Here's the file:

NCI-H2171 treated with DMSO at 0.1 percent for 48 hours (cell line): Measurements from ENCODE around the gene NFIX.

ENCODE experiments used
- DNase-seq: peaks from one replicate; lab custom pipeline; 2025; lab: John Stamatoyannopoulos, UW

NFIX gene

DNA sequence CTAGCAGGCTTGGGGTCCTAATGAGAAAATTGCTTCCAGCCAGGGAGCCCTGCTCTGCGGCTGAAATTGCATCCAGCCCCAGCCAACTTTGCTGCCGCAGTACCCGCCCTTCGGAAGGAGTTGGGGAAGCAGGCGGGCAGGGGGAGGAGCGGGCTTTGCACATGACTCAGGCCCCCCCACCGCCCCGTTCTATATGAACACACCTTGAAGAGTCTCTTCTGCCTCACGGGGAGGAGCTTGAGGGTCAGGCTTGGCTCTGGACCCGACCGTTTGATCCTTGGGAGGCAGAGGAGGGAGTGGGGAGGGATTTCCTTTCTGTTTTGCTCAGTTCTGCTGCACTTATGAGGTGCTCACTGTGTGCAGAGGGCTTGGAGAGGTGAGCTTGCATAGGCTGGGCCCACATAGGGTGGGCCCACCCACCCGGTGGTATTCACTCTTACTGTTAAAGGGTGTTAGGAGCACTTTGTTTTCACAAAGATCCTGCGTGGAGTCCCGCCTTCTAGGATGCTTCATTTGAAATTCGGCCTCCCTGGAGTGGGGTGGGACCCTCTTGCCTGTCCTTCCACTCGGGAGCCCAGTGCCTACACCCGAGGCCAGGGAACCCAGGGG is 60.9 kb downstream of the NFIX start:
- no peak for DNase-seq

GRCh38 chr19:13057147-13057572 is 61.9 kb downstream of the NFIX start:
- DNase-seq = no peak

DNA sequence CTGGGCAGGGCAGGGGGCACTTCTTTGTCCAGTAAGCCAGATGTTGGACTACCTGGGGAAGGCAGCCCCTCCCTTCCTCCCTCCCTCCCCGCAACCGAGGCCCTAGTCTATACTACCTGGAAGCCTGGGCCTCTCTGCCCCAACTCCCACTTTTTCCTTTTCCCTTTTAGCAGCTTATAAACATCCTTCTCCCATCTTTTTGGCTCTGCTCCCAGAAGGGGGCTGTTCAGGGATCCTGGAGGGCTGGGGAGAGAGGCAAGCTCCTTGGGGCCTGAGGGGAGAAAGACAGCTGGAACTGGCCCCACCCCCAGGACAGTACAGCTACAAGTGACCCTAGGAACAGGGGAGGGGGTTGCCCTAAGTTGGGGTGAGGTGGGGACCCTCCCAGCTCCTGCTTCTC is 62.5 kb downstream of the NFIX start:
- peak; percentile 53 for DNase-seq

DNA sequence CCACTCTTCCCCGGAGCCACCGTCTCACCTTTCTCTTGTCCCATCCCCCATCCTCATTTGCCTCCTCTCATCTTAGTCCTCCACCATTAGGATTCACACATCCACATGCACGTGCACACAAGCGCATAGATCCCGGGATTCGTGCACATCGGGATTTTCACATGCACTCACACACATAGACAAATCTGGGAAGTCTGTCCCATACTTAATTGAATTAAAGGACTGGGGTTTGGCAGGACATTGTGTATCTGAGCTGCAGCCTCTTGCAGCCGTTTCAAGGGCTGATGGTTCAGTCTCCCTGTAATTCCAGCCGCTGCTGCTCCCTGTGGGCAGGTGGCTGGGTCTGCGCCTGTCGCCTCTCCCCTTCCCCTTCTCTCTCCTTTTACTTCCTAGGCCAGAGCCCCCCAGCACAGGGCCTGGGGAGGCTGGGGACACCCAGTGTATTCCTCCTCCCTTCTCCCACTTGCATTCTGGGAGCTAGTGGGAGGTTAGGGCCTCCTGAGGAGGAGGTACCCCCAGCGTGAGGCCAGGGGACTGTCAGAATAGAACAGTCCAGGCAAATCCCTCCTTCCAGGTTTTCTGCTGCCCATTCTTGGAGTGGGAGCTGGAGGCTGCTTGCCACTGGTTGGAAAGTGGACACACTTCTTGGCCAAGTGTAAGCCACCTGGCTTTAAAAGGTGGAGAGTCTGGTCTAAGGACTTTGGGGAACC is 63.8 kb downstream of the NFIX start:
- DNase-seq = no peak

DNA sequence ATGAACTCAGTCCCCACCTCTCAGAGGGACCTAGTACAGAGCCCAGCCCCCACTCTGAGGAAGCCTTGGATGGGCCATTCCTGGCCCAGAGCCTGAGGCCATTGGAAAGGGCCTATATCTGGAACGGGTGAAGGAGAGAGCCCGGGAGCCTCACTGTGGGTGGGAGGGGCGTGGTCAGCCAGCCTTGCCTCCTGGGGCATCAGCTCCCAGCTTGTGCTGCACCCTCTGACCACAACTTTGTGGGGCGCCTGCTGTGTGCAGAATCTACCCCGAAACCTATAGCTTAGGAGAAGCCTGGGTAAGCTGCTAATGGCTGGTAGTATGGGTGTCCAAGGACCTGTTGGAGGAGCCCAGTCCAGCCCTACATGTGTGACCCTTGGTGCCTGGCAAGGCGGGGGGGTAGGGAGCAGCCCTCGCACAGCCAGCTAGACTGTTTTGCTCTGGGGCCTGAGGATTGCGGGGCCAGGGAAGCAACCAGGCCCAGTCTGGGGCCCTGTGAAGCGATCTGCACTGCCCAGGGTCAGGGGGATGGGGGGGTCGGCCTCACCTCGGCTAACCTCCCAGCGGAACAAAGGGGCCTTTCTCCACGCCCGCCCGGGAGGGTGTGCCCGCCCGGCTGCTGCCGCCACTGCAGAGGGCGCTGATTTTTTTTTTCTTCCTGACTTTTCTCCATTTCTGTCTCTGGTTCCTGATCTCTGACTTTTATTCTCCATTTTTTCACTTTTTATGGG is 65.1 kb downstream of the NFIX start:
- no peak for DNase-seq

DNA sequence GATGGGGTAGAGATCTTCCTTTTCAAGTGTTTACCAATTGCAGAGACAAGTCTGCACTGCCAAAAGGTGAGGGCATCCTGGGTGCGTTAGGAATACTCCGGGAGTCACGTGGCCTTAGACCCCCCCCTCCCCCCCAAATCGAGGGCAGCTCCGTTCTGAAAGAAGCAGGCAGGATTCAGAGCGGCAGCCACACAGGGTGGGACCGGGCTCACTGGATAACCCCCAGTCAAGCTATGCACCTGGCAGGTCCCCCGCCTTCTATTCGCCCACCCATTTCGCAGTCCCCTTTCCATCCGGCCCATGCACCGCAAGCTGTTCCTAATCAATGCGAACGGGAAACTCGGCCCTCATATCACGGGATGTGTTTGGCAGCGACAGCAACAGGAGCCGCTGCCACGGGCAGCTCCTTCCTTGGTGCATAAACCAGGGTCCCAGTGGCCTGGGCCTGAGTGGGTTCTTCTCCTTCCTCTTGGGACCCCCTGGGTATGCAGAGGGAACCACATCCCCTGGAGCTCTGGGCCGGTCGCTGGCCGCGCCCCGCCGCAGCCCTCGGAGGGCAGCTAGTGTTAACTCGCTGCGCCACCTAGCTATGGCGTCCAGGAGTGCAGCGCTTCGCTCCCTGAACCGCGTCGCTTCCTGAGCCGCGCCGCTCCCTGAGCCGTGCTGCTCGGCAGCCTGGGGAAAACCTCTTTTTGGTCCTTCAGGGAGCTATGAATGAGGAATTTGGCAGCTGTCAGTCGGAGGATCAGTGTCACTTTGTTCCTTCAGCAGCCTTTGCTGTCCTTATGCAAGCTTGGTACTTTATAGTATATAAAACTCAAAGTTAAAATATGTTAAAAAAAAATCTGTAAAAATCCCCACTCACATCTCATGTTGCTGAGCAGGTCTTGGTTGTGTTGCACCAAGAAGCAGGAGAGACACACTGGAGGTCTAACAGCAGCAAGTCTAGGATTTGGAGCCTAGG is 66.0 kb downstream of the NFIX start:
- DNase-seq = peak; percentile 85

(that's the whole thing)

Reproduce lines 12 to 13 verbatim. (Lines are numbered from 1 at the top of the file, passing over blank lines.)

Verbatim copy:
- DNase-seq = no peak

DNA sequence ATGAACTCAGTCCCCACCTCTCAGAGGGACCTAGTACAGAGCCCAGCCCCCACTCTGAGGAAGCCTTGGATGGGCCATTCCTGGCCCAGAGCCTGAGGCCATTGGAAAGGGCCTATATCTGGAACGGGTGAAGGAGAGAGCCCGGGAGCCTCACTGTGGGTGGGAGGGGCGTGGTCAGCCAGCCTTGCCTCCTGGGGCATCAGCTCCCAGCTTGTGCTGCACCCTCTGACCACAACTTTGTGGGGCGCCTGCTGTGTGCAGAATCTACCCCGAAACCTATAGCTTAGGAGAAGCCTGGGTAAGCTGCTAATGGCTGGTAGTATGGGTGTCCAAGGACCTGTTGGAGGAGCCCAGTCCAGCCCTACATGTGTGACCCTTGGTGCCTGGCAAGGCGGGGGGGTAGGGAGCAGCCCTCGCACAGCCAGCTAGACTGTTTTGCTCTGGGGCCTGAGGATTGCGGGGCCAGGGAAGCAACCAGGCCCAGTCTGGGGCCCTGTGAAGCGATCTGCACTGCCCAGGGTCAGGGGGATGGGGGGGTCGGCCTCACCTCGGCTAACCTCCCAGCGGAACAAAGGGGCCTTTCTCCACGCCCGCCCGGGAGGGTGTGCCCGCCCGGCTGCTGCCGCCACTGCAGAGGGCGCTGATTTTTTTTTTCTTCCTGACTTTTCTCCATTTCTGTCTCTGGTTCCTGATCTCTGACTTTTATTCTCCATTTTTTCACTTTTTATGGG is 65.1 kb downstream of the NFIX start: